Most people have heard about what is going on in Afghanistan currently, whether that be through the news, through people around them, or through social media. But many people do not really know about the events that led up to what happened.
The U.S. entered Afghanistan after the 9/11 attacks in 2001. They were there looking for Osama bin Laden, who was being protected by the Taliban at the time. The U.S. came in after they refused to let go of bin Laden. It wasn’t until 2011 that he was found hiding in Pakistan and subsequently killed, but American troops remained in Afghanistan to try to establish a democracy there.
The Taliban rapidly took over the capital of Afghanistan, Kabul, Aug. 15. President Ashraf Ghani fled the country, and the Taliban took control. The Biden administration stated that all Americans had to be evacuated by Sept. 11. Twenty-four hundred Americans died in Afghanistan and thousands were wounded over the 20 year time period of the war.
On the day that the U.S. was to leave, there was a suicide bomber that killed 170 Afghans and 13 American service members. The group ISIS-K said they were responsible.
History teacher and veteran Ben Riley thinks that the way the U.S. responded and tried to get out of the country was not handled correctly.
“It was totally mismanaged,” Riley said. “Our administration has been totally bungled. For years, it’s been in the making. You can’t tell someone like the Taliban ‘we’re gonna leave on Tuesday at 3 p.m.’ Then they just sit and wait, and as soon as the Americans leave, havoc ensues. I don’t know if there is a good way to do it, but I do know that there is a better way than what just happened. I think we should have had criteria, and once those criteria were met, we leave. Because we’ve already removed a lot of our assets, a lot of our equipment and people, there’s really nothing we can do right now. Afghanistan could be worse off than when we initially went there, and it’s irresponsible for us to go in there and leave it in a worse situation.”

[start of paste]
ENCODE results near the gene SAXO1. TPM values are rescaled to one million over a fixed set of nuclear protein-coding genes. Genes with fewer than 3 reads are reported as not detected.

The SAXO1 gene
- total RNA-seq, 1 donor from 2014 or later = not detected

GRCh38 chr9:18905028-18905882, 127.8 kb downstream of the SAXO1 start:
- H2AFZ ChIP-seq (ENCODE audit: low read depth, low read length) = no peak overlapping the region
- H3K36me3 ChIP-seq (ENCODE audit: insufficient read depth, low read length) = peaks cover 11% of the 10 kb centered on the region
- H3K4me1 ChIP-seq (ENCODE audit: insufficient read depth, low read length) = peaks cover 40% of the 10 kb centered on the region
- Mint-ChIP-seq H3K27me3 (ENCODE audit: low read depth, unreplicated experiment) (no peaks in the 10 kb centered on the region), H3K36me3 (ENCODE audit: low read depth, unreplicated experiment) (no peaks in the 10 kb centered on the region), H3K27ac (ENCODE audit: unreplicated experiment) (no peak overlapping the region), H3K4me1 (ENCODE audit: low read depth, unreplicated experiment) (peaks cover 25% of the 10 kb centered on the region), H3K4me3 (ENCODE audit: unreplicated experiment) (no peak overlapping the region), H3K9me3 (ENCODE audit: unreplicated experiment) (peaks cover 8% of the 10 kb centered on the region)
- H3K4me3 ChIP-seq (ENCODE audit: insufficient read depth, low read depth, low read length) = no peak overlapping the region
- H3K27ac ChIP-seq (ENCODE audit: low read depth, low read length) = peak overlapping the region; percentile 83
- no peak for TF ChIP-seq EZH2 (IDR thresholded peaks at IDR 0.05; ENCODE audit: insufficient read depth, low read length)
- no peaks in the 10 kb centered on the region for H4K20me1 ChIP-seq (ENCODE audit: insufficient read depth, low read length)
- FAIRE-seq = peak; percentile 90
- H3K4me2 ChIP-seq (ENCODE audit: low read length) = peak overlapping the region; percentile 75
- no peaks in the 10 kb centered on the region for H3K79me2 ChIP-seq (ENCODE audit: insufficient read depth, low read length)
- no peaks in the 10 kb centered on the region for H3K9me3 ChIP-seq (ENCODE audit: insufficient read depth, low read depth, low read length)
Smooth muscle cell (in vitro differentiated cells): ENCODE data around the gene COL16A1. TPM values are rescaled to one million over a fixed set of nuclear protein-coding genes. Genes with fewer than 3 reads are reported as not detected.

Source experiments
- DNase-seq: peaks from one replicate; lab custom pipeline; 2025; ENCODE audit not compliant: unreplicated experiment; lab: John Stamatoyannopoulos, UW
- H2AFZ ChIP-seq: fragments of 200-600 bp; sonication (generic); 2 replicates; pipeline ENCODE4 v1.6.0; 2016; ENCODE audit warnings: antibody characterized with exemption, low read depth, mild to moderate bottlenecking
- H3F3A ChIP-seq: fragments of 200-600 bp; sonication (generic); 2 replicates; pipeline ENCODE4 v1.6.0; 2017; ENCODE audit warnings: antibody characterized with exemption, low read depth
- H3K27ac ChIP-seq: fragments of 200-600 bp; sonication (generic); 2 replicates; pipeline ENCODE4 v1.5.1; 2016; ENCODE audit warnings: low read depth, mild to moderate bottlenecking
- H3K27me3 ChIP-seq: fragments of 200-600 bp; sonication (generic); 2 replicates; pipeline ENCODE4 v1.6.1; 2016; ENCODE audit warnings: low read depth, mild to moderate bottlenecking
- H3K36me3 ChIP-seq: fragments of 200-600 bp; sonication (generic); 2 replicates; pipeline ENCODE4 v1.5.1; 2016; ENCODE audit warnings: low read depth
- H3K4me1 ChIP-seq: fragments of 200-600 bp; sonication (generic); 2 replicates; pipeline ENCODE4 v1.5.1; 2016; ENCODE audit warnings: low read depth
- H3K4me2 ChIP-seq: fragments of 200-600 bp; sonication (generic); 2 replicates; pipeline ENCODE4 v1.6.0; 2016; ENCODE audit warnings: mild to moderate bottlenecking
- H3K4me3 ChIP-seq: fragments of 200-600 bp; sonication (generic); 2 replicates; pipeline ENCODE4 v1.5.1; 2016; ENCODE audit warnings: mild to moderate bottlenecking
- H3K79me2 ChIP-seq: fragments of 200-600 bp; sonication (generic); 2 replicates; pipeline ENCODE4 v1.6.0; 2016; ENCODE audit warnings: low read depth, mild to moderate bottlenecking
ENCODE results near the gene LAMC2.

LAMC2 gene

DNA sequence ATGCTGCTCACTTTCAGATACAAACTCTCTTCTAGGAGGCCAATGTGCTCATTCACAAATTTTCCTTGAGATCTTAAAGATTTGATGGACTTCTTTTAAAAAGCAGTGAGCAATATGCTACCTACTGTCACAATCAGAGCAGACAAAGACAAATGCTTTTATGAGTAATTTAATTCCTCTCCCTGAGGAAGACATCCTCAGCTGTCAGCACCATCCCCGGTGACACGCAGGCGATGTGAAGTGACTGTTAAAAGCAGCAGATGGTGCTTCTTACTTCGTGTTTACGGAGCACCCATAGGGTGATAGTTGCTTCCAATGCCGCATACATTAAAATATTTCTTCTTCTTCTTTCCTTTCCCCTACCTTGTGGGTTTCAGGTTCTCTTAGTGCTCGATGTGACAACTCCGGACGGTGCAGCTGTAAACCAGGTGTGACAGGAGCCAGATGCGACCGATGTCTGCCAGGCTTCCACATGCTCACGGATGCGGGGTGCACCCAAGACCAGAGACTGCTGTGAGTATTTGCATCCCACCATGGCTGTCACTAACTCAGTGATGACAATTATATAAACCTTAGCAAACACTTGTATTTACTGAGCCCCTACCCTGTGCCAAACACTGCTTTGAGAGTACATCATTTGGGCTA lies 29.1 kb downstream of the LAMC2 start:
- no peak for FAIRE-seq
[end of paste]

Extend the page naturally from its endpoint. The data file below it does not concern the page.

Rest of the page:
Riley believes that the U.S. staying in Afghanistan brought about some great changes, but things have gone downhill since.
“We’ve been there for twenty years, and I think initially the goal was to try to prevent Afghanistan from being used as a base for terrorism, and I think they’ve achieved some awesome milestones with that, but here in the last few years it’s kind of taken a downturn,” Riley said. “The goal would be to train the Afghan military and government to try to deal with problems themselves, and then when they did that we would get out. The problem that Afghanistan has been having is that they’ve lived in an area that’s been at war forever. It’s not something we can do in five years. It’s not something we can do in ten years, maybe not even twenty years. How do we get them to be more like us, to be more democratic, to have checks on corruption? It’s not an easy thing even for developed countries.”
According to Riley, it will take a long time for the U.S. to make significant, lasting changes.
“The changes have to be long term,” Riley said. “The generation right now that is against democracy, someday they will be gone and the next generation will take over. If we’re there for a hundred years, we might be able to make some change. But that would take a lot of money, and possibly a lot of American lives.”
The issue with Afghanistan is not that people do not want to fight, it is that the situation is extremely precarious.
“Right now, [the problem] is the collapse of the government,” Riley said. “I don’t even fault the government or the military. It’s going to take a lot longer for there to be a cultural change there. Honestly, with some of the Taliban constantly fighting and killing people, it makes sense why they’re not ready. It’s not that these people aren’t good fighters, aren’t good policemen, it’s just so dangerous to deal with people like the Taliban.”
Despite everything going on in Afghanistan, Riley warns against seeing a whole country as just a base for terrorism and destruction.
“Afghanistan is a really amazing place,” Riley said. “There’s a very rich culture. We miss all the glory and majesty of the people because we’re so focused on terrorism.”